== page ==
Ideal in introductory courses dealing with grammatical structure and linguistic analysis, Introduction to Typology overviews the major grammatical categories and constructions in the world's languages. Framed in a typological perspective, the constant concern of this primary text is to underscore the similarities and differences which underlie the vast array of human languages.
Chapter 8: Morphological Typology
A basic typology of morphemes was presented in Chapter 7. The goal in that chapter was to describe the most common types of morphemes available to languages and some of the interactions among these classes of morphemes. It is also common, however, to type languages in terms of the dominant morphological strategies they employ because they can differ dramatically in this regard. To get a sense of just how radical the divergence can be, compare the Yay (Daic: China) sentence in (1a) to the Oneida (Almosan-Keresiouan: United States) sentence in (1b).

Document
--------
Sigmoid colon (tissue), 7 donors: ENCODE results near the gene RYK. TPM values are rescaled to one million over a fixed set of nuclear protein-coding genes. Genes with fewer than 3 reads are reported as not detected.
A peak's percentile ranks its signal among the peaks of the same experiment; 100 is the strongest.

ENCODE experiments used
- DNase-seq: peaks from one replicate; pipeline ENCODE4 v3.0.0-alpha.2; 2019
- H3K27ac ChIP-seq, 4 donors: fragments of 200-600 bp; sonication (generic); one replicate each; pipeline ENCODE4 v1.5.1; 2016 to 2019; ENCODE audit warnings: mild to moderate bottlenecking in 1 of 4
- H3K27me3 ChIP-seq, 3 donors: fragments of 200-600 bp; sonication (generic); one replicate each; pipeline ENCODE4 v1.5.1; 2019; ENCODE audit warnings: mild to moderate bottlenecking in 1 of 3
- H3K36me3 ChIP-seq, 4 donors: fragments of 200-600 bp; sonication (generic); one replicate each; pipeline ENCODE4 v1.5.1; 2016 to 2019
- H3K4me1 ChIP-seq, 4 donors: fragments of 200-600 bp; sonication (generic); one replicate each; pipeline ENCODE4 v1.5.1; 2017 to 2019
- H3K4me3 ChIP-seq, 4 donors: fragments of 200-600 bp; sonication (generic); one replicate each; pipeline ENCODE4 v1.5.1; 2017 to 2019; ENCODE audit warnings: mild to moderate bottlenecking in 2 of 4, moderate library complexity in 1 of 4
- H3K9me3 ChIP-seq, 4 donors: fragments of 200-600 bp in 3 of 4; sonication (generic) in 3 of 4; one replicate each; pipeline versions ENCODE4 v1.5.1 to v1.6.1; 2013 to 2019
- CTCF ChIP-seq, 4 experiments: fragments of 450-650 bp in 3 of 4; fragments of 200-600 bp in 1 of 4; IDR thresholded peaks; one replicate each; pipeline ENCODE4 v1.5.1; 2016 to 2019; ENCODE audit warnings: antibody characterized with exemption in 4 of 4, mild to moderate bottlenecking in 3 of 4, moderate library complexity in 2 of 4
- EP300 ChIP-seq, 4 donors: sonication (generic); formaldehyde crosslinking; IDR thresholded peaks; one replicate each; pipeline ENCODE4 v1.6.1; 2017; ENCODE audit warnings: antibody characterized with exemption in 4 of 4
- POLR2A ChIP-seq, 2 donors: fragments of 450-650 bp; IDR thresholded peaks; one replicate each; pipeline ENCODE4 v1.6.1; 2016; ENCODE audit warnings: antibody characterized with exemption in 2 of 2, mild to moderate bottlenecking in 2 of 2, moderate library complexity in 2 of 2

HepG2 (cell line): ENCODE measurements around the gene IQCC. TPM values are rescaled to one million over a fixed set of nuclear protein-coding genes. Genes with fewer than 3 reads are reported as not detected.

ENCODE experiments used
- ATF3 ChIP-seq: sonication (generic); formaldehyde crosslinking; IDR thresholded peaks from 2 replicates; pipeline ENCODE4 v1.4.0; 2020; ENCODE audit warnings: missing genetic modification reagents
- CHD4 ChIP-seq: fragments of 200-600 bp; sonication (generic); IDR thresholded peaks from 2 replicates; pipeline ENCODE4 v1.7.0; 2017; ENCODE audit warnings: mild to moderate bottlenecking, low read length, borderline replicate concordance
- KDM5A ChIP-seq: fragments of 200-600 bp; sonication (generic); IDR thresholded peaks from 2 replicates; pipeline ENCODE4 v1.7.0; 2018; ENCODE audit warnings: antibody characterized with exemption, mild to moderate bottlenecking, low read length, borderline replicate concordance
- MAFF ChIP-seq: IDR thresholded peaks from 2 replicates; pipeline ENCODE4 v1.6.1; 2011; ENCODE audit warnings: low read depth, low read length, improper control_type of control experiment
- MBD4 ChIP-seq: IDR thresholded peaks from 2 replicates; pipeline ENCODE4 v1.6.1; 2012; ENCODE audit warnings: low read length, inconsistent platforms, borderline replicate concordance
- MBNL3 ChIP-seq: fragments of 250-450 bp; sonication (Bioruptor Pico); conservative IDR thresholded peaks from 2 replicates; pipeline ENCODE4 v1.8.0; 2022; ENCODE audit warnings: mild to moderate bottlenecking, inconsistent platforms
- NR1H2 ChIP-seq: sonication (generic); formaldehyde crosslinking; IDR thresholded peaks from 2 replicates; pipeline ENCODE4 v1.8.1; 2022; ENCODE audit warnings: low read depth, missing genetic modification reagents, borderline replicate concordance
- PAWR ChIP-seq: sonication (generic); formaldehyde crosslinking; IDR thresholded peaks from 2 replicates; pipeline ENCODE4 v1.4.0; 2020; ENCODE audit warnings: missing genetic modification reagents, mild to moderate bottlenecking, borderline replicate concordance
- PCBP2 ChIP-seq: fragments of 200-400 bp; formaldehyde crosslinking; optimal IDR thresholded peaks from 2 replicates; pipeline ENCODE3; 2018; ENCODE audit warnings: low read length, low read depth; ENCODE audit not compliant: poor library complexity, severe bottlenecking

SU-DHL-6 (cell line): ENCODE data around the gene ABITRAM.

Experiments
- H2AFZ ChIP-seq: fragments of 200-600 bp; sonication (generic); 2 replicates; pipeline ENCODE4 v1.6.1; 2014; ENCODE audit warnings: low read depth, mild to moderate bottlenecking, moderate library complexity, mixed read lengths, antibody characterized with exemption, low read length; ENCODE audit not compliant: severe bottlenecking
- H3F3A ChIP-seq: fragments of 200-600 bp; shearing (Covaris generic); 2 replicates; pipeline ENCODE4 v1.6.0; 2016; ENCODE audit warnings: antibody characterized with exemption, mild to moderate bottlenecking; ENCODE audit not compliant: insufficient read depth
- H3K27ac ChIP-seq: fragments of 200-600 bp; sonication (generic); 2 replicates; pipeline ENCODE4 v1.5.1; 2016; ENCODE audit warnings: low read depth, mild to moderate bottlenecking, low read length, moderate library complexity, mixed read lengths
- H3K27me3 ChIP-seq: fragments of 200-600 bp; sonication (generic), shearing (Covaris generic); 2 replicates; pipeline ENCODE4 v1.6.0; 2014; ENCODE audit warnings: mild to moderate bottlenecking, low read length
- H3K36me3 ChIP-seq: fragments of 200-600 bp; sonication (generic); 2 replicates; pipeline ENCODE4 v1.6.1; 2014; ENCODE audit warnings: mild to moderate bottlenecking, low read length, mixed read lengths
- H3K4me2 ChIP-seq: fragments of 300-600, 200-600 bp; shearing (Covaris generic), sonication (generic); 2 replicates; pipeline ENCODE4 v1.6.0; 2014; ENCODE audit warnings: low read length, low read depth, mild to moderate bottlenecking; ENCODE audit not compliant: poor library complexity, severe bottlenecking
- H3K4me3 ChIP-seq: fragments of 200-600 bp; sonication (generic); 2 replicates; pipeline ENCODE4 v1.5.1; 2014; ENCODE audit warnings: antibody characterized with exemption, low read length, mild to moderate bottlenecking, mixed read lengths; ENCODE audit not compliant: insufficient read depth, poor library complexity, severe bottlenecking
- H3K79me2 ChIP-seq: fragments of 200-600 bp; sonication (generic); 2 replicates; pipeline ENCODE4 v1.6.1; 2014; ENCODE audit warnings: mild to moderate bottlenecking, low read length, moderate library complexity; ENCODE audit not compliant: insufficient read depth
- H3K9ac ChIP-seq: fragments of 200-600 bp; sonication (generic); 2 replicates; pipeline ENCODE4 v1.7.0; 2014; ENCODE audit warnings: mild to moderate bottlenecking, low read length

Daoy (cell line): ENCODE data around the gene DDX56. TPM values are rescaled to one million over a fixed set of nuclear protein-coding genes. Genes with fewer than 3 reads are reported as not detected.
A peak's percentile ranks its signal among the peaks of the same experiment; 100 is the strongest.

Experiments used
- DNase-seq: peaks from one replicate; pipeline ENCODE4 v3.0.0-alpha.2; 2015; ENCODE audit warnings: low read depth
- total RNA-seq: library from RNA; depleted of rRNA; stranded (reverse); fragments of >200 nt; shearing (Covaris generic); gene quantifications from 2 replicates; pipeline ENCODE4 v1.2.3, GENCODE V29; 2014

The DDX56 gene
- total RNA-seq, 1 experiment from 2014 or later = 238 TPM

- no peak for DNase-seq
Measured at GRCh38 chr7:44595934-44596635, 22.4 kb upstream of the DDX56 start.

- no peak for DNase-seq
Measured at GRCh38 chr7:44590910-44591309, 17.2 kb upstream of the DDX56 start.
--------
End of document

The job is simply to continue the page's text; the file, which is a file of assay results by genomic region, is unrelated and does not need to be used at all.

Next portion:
Yay and Oneida differ at many levels: the sounds they possess (e.g., Yay has tones,1 indicated here by the superscripted numbers), the categories of words [Page 128](e.g., Yay has classifiers such as ...